The debugger can show you the state of variables as the program runs. It lets you take small or large steps through the program, which is great if you’re tracking down hard to find bugs. This is much better practice than – as beginners and seasoned coders alike are occasionally tempted to do – peppering your code with messy print() statements.
Thonny will automatically indent as you type, which is helpful for anyone new to Python since the language uses indentation to delineate functions, loops, classes, clauses, etc. It will autocomplete your code and provide bracket/parentheses matching. It will also helpfully highlight any syntax errors.
It would be ideal for beginners, but for the fact it's a little tricky to install if you're unfamiliar with Python packages and in particular pip (a package manager for Python). That said, it is included as standard in new versions of Raspbian and is well-suited to Raspberry Pi projects. It's just a shame that other distros don't include Thonny in their repos.
Once the nemesis of FOSS software, Microsoft has, under the stewardship of Satya Nadella, taken a much friendlier stance towards all things open source. The company may not be about to release the source code to Visual Studio, but in 2015 it did release a source code editor, Visual Studio Code – or Code for short – and open sourced the core of it. Code has since become rather popular amongst developers, and it's a fine choice for your Python projects too, once you've installed the Python extension, that is.
Code has its own debugger, supports linting, and has integration with all manner of source control tools. It has a built-in terminal too, and a well-stocked extensions marketplace (don't worry, they're free). It can also run and debug your project's unit tests through the unittest, pytest or nose frameworks.
If all this sounds a little too much, it also has a minimalist 'zen mode' which shows you only the file you're working on, hiding not just Code's interface, but the rest of your desktop too.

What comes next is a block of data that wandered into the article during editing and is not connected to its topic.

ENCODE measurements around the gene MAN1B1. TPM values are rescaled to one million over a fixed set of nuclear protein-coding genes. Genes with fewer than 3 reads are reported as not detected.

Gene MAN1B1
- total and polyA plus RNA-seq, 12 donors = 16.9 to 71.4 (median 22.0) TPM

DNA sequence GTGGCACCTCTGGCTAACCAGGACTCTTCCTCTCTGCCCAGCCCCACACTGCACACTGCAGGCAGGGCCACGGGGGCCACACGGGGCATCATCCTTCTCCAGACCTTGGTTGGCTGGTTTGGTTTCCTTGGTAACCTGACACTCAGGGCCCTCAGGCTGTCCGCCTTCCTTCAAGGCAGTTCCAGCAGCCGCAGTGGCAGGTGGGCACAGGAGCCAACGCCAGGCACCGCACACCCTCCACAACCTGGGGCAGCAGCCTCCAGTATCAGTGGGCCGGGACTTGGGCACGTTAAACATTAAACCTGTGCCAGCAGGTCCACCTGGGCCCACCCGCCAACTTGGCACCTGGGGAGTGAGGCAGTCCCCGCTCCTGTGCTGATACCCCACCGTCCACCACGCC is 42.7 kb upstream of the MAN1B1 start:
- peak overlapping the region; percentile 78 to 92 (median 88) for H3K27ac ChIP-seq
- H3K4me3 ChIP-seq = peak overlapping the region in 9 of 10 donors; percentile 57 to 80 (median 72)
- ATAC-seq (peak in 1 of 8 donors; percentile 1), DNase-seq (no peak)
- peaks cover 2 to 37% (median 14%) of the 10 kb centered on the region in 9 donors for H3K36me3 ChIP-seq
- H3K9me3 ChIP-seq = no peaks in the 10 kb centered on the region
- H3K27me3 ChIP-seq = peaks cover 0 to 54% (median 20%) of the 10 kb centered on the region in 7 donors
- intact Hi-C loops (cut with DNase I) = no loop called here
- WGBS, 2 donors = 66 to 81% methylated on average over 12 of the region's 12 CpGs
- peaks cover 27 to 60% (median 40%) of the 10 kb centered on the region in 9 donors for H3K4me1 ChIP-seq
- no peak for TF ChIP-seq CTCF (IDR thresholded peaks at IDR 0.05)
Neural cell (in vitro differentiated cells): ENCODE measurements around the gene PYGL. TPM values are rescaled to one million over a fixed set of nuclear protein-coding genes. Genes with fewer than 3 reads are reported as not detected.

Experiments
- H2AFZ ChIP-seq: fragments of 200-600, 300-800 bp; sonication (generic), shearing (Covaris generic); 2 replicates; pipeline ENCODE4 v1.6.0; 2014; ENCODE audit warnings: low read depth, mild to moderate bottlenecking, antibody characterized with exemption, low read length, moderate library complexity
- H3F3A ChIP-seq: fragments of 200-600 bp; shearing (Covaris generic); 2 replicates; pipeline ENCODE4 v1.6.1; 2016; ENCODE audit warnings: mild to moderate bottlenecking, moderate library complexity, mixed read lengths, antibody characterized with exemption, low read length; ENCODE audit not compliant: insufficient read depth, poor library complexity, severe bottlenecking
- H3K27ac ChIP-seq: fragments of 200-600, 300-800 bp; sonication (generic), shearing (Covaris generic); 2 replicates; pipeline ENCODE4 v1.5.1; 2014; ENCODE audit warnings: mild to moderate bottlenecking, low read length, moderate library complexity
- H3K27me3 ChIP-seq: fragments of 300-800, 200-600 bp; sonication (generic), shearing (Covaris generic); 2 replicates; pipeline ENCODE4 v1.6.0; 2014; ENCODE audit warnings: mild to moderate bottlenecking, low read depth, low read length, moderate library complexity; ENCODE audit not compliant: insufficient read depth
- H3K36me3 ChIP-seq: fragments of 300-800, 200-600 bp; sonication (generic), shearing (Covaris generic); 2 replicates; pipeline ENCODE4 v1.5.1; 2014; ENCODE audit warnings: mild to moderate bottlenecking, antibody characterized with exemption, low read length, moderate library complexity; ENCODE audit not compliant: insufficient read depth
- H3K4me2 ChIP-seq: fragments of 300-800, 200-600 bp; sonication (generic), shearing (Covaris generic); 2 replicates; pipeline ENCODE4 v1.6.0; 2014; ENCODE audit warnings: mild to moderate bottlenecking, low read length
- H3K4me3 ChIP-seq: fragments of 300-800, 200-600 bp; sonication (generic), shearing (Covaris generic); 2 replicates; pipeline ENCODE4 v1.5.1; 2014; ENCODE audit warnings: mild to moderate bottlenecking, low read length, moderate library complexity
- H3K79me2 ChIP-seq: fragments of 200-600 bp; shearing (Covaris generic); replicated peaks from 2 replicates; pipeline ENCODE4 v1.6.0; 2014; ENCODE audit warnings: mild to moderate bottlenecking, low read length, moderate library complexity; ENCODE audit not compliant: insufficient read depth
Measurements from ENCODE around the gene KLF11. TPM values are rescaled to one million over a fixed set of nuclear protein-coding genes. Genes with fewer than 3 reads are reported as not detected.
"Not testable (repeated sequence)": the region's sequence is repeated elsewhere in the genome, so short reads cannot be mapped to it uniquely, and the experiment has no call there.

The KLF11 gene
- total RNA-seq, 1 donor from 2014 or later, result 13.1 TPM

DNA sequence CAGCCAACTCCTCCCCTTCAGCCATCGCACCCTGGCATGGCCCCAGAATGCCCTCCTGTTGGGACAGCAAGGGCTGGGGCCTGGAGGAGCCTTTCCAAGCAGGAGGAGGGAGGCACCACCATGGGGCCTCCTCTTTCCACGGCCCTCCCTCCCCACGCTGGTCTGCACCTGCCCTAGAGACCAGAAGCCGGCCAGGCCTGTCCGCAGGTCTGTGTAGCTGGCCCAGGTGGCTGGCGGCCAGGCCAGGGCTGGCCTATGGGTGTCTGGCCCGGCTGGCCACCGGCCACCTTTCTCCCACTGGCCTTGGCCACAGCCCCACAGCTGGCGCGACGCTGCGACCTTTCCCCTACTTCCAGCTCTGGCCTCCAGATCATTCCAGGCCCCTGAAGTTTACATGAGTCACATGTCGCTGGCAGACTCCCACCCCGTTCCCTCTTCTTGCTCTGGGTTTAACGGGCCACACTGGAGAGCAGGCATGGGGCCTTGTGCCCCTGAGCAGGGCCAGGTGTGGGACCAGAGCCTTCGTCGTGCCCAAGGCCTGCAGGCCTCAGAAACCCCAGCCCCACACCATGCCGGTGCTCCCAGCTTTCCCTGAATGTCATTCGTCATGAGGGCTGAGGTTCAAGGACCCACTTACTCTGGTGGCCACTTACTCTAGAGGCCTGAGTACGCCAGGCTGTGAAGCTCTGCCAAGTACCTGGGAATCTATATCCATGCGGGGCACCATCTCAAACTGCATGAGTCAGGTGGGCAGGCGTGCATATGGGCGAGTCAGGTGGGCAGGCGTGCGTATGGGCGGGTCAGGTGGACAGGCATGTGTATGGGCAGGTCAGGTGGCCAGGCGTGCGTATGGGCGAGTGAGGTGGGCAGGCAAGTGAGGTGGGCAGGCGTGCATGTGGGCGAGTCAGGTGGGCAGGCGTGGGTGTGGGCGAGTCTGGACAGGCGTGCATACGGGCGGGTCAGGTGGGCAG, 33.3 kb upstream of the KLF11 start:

Code is highly configurable, and it has a settings panel that will delight those of a certain mind-set – each section unfolds the corresponding section of the settings.json file, all nicely highlighted of course.
Like Atom, code is an Electron app, so is cross-platform and a little bulky. Unlike Atom it has support for Intellisense, Microsoft's own take on code completion. For Python, as well as just suggesting completions, this also provides on-the-fly popups showing the documentation for classes and methods.
This powerful cross-platform IDE – which, like IDLE, is named after Eric Idle – is written in Python and uses the Qt library. Though Python is its focus, eric (lowercase is the intended spelling) has excellent support for Ruby, and other languages too. It supports the bread and butter tasks we've come to expect: code folding, code completion, brace matching.
But there's so much more that you'll need to use its built-in (and automated) TODO list generation to keep track. It has an integrated class browser and powerful debugger, and thanks to being built-in Qt supports building GUIs via Qt Designer. The initial configuration screen may seem daunting, but most of it can be put off till later.
While the interface does look busy, there's no reason you can't use eric as a simple code (or even plaintext) editor. But it really comes into its own for more serious coding – there's even a built-in hex editor, SQL browser and icon designer. It supports unit tests and can debug both multithreaded and multiprocessing programs, which as anyone who dabbles in such things will testify, generate the worst kind of bugs.
It supports Mercurial and SVN version control natively, and Git support is available through a plugin. Like Code, there's support for real-time collaboration on code. In short, if you want a feature-rich Python powerhouse, eric is for you.